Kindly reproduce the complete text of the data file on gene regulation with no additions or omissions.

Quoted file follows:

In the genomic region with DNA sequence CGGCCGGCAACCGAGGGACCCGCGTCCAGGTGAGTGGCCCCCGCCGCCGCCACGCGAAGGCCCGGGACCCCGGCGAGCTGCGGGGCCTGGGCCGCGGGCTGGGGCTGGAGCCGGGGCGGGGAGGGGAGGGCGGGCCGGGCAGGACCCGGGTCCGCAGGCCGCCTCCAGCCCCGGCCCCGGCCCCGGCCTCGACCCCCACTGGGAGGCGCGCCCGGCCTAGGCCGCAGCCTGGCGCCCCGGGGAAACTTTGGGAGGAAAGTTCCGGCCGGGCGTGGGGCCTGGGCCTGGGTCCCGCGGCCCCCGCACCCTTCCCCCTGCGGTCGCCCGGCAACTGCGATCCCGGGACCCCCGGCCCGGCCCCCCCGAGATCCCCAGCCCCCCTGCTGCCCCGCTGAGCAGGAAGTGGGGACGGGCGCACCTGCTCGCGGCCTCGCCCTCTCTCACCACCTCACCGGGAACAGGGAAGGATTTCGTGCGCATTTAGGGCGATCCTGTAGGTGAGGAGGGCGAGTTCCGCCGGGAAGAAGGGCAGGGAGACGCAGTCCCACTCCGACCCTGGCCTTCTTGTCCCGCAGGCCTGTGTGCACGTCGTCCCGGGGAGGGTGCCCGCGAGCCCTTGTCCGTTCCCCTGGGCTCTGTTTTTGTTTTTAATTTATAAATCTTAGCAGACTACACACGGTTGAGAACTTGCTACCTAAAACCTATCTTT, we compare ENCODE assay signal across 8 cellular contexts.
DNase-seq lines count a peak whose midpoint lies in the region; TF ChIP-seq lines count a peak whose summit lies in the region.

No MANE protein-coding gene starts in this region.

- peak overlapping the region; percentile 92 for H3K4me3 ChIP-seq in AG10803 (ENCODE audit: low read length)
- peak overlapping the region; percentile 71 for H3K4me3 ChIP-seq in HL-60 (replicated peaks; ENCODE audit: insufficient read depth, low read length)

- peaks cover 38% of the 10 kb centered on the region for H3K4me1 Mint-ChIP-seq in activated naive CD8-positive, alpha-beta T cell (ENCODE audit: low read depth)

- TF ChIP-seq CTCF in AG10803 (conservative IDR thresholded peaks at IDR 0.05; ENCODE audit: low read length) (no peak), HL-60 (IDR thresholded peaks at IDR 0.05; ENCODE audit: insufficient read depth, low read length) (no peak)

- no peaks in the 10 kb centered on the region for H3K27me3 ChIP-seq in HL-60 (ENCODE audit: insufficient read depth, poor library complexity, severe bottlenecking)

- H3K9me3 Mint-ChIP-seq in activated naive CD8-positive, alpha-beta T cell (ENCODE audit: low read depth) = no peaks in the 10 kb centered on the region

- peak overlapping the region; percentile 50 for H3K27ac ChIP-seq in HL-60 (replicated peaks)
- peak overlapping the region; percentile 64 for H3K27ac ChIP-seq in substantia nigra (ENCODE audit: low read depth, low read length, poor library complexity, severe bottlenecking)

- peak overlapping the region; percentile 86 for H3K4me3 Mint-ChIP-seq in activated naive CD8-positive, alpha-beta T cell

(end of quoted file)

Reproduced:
In the genomic region with DNA sequence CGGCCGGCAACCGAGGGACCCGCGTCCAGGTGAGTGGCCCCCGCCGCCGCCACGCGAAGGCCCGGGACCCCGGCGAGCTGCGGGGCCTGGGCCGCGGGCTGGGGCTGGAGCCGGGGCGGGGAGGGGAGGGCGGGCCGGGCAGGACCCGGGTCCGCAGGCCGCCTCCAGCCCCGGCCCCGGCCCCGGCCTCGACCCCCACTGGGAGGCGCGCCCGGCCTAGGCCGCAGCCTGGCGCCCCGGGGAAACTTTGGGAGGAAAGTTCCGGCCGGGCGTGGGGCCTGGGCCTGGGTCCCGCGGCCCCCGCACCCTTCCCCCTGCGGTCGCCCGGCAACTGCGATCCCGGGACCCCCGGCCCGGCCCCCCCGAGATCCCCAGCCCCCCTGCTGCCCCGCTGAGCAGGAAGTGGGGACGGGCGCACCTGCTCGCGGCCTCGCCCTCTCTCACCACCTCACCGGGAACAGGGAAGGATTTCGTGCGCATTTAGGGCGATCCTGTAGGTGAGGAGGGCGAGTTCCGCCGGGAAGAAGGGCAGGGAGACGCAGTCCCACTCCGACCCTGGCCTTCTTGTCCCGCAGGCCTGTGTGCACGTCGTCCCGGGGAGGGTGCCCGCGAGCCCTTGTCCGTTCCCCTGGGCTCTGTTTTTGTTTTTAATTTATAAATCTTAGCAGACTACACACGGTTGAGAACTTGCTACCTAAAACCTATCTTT, we compare ENCODE assay signal across 8 cellular contexts.
DNase-seq lines count a peak whose midpoint lies in the region; TF ChIP-seq lines count a peak whose summit lies in the region.

No MANE protein-coding gene starts in this region.

- peak overlapping the region; percentile 92 for H3K4me3 ChIP-seq in AG10803 (ENCODE audit: low read length)
- peak overlapping the region; percentile 71 for H3K4me3 ChIP-seq in HL-60 (replicated peaks; ENCODE audit: insufficient read depth, low read length)

- peaks cover 38% of the 10 kb centered on the region for H3K4me1 Mint-ChIP-seq in activated naive CD8-positive, alpha-beta T cell (ENCODE audit: low read depth)

- TF ChIP-seq CTCF in AG10803 (conservative IDR thresholded peaks at IDR 0.05; ENCODE audit: low read length) (no peak), HL-60 (IDR thresholded peaks at IDR 0.05; ENCODE audit: insufficient read depth, low read length) (no peak)

- no peaks in the 10 kb centered on the region for H3K27me3 ChIP-seq in HL-60 (ENCODE audit: insufficient read depth, poor library complexity, severe bottlenecking)

- H3K9me3 Mint-ChIP-seq in activated naive CD8-positive, alpha-beta T cell (ENCODE audit: low read depth) = no peaks in the 10 kb centered on the region

- peak overlapping the region; percentile 50 for H3K27ac ChIP-seq in HL-60 (replicated peaks)
- peak overlapping the region; percentile 64 for H3K27ac ChIP-seq in substantia nigra (ENCODE audit: low read depth, low read length, poor library complexity, severe bottlenecking)

- peak overlapping the region; percentile 86 for H3K4me3 Mint-ChIP-seq in activated naive CD8-positive, alpha-beta T cell